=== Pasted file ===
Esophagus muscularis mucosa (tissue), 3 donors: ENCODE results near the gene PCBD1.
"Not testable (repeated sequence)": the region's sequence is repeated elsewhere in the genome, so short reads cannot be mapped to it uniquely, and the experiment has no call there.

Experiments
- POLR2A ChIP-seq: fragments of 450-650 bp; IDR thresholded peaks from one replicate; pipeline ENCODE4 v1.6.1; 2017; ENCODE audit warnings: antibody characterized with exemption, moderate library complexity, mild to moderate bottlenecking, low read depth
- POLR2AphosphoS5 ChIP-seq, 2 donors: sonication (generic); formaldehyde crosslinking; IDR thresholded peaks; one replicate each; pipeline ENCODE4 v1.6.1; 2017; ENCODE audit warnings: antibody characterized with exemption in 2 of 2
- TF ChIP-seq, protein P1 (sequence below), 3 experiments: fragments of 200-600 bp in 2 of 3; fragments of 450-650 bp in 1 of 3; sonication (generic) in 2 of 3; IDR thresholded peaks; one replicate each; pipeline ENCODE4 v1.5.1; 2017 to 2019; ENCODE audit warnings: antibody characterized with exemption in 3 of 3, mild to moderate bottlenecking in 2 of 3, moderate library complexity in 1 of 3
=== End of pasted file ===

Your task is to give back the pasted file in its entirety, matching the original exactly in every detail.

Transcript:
Esophagus muscularis mucosa (tissue), 3 donors: ENCODE results near the gene PCBD1.
"Not testable (repeated sequence)": the region's sequence is repeated elsewhere in the genome, so short reads cannot be mapped to it uniquely, and the experiment has no call there.

Experiments
- POLR2A ChIP-seq: fragments of 450-650 bp; IDR thresholded peaks from one replicate; pipeline ENCODE4 v1.6.1; 2017; ENCODE audit warnings: antibody characterized with exemption, moderate library complexity, mild to moderate bottlenecking, low read depth
- POLR2AphosphoS5 ChIP-seq, 2 donors: sonication (generic); formaldehyde crosslinking; IDR thresholded peaks; one replicate each; pipeline ENCODE4 v1.6.1; 2017; ENCODE audit warnings: antibody characterized with exemption in 2 of 2
- TF ChIP-seq, protein P1 (sequence below), 3 experiments: fragments of 200-600 bp in 2 of 3; fragments of 450-650 bp in 1 of 3; sonication (generic) in 2 of 3; IDR thresholded peaks; one replicate each; pipeline ENCODE4 v1.5.1; 2017 to 2019; ENCODE audit warnings: antibody characterized with exemption in 3 of 3, mild to moderate bottlenecking in 2 of 3, moderate library complexity in 1 of 3